The global slowdown is getting worse everywhere

I am still on holiday so posts are short but there was too much evidence of the global slowdown for me to pass up relaying this message to you with the links post. Everywhere the slowdown is getting worse, from the UK, the US auto and manufacturing sectors to Germany, Taiwan, South Korea, China and Australia.

As I have been saying since the end of last year, we have seen slowing growth everywhere. And it’s getting worse. In Europe, we have outright contraction. In the US, we are desperately close to contraction. And Asia is slowing quickly. The Australian PMI was particularly gruesome and suggests to me that Australia’s housing bubble cannot be maintained through this slowdown. The PMI collapsed to 40.3, its lowest level in 3 years. The employment sub-index collapsed to 38.9, while the new orders sub-index dropped to 40.4%. That is outright recessionary. The one bright spot in all of this was Toyota; they are boosting their 2012 numbers. But everywhere else there’s pain.

Here’s the thing, these slowdowns come amid very weak growth that makes recessions (and crisis) more likely. You saw the Stephen Roach video last week about QE. One key that Roach emphasised was the fact that real household consumption growth has grown only at an average 0.7% annualised rate. That compares very unfavourably to the 3.6% annualised growth rate last decade. This is what puts us at stall speed and makes us vulnerable to economic shocks.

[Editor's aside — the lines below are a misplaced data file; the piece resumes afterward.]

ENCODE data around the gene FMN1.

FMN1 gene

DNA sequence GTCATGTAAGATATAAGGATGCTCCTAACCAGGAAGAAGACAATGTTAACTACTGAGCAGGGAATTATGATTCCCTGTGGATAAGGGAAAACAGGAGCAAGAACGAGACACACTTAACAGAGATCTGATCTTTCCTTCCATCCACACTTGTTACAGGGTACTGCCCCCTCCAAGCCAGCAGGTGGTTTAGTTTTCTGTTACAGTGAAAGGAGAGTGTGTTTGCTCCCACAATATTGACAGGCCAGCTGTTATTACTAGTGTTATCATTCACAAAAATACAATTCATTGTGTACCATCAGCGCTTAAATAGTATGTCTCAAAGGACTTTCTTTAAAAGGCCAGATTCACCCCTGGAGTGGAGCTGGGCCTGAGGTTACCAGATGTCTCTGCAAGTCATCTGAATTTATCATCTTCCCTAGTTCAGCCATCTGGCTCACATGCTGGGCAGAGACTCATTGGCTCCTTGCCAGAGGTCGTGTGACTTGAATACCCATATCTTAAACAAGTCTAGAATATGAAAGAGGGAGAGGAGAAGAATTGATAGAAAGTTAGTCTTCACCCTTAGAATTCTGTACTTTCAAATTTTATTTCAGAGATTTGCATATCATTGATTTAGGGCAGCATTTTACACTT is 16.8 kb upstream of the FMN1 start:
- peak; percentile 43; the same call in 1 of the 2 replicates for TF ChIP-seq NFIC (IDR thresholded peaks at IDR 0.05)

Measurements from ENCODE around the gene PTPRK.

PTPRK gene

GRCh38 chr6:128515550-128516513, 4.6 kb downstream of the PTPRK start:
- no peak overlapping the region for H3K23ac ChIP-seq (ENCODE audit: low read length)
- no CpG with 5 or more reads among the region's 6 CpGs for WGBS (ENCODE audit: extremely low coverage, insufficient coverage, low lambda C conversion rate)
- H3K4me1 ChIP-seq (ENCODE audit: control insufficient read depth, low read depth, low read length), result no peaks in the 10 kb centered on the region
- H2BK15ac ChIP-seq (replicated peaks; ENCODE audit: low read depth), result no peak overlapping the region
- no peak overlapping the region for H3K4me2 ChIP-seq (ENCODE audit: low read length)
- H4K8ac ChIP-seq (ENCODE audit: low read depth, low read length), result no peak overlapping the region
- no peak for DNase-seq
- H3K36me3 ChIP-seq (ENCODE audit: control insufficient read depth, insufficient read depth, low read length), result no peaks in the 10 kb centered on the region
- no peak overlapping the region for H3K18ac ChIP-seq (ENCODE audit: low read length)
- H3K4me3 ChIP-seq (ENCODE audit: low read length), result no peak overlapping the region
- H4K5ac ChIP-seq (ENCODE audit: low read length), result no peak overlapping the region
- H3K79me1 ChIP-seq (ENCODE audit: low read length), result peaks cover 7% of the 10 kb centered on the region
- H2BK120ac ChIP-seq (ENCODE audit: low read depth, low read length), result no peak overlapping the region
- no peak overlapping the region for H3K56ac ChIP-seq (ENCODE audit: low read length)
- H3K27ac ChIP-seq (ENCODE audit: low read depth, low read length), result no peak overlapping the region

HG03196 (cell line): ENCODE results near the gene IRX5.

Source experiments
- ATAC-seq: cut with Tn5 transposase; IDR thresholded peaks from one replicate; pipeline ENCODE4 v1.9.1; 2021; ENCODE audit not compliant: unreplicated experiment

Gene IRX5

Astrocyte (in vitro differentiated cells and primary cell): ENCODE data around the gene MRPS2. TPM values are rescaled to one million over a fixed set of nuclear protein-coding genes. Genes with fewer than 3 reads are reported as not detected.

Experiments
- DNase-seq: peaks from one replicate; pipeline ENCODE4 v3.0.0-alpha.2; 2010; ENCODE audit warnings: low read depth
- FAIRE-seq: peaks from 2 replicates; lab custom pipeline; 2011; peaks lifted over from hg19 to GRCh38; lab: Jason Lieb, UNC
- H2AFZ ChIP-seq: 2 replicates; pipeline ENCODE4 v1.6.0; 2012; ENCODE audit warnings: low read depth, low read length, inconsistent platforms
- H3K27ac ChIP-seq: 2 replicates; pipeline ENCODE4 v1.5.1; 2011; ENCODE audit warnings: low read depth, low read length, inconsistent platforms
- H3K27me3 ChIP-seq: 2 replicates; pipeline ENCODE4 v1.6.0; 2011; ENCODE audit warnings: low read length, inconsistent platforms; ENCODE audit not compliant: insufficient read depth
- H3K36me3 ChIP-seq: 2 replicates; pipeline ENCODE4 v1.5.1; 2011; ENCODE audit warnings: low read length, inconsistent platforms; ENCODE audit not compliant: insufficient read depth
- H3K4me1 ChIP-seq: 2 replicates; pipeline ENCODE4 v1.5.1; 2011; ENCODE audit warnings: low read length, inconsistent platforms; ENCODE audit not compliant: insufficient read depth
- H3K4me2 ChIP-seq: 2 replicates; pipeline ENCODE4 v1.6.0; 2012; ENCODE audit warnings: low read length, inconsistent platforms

China prepares vast stimulus as slump threatens Asia – Telegraph

China Manufacturing Teeters Close to Contraction – Bloomberg

U.S. auto sales remain soft in July | Reuters

Toyota raises 2012 production target on strong demand – Nikkei | Reuters

Euro-Zone Manufacturing Decline Steepens –

U.S. Manufacturing Unexpectedly Shrinks for Second Month – Bloomberg

Taiwan economy shrinks in second quarter –

UK manufacturing figures deal hammer blow to recovery hopes | Business |


Other links

Spain Capital Outflows Reach Record Levels in Euro Crisis – SPIEGEL ONLINE

Yields Lowest in 45 Years Still Cheapest Since ’96: Muni Credit – Bloomberg

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